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Digital Preservation

The Library of Congress > Digital Preservation > News Archive > Here Today, Gone Tomorrow: CBS Looks at "Data Rot"

March 6, 2009 -- Digital preservation was featured on the "CBS Sunday Morning" show on March 1, 2009 with a segment titled "Bye, Tech: Dealing with Data Rot." (external link)

Host David Pogue made the case for digital preservation on every level, using examples many can relate to. One was that of digital presentation slides from the 1990s that can no longer be shown. Why? The software program used to create the slides became obsolete some years ago.

screenshot from CBS Sunday Morning broadcastPogue also visits the Computer History Museum in Silicon Valley to put the rapid development of information technology into context. The facility has the first computer hard drive from 1956: it weighs a thousand pounds and its storage capacity is many times less than a modern cell phone.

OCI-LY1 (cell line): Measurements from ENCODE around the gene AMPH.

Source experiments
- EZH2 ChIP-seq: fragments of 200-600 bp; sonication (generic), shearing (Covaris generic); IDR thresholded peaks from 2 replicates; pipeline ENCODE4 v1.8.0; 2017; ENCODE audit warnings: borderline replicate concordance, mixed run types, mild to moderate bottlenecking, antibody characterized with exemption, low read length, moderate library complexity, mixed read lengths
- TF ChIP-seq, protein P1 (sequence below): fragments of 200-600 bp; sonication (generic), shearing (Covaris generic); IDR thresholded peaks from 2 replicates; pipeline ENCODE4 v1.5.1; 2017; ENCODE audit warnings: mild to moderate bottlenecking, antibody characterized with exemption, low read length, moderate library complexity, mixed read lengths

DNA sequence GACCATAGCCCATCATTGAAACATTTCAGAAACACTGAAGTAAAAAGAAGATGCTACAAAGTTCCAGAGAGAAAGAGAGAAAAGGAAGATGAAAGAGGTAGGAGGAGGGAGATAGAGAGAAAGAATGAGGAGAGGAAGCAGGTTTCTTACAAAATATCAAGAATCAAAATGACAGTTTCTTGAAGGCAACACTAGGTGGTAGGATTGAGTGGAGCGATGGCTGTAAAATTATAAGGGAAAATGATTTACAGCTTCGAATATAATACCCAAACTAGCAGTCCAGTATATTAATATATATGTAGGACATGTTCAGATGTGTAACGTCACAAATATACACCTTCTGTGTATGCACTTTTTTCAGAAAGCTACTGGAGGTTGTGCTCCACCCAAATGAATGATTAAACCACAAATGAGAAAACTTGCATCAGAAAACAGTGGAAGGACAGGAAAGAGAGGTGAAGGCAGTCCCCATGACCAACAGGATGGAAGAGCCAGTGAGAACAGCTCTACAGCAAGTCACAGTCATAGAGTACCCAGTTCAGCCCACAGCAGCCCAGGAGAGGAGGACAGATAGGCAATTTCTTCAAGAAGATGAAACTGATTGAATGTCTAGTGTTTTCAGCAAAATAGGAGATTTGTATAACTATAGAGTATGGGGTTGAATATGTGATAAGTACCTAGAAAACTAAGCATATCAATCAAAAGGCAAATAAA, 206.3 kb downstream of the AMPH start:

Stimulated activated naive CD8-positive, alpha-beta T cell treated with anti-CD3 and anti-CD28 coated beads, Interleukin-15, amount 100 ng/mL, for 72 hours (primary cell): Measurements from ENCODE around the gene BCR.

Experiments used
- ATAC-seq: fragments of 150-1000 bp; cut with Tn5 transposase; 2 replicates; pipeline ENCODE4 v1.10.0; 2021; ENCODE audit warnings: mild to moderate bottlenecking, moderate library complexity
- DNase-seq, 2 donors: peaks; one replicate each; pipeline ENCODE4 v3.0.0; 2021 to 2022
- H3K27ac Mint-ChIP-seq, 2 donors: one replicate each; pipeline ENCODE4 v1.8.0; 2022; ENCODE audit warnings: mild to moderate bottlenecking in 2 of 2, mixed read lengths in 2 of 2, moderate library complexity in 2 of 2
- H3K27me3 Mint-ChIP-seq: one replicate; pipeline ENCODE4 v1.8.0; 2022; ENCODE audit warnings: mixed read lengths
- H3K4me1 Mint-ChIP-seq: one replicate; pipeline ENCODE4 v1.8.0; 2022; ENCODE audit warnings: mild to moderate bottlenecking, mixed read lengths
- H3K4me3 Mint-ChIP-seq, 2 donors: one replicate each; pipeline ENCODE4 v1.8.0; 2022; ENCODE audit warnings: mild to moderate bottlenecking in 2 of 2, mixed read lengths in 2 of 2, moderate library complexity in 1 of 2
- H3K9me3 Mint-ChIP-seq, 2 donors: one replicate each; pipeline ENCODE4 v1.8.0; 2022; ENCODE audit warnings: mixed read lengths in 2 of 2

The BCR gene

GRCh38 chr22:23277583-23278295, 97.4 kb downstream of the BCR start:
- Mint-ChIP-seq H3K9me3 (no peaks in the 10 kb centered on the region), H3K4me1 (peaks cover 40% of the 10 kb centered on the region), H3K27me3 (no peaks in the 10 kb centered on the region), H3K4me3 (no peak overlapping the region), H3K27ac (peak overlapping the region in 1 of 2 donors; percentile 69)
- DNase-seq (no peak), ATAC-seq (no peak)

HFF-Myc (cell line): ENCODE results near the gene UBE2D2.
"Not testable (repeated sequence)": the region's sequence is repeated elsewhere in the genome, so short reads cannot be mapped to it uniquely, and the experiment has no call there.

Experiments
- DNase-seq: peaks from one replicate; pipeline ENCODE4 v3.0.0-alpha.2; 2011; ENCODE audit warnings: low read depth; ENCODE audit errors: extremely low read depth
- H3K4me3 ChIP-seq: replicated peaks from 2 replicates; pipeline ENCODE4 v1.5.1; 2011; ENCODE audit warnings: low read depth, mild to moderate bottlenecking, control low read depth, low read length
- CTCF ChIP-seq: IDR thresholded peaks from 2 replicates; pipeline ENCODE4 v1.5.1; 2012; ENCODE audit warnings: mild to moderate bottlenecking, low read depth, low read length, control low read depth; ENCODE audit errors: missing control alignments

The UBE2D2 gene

The segment featured interviews with two Library of Congress experts; Laura Campbell, Associate Librarian for Strategic Initiatives, and Helena Zinkham, Acting Chief of the Prints and Photographs Division. Campbell, noting the amount of material the Library contends with everyday, says the goal is no less than to "save our collective memory, to be able to pass on the human record of our time." Zinkham showed examples of prized Library items that have been digitized, including a poster from Lincoln’s presidential campaign.

The need for continual migration of data, from one format to another, emerged as a key issue during the show. In the end, Pogue provided a basic three-step guide for long-term preservation: one, convert to digital; two, store the originals in a cool, dry, place; and, three, "remain vigilant".

Photo: Library of Congress Associate Librarian for Strategic Initiatives Laura Campbell and host David Pogue from the CBS Sunday Morning broadcast.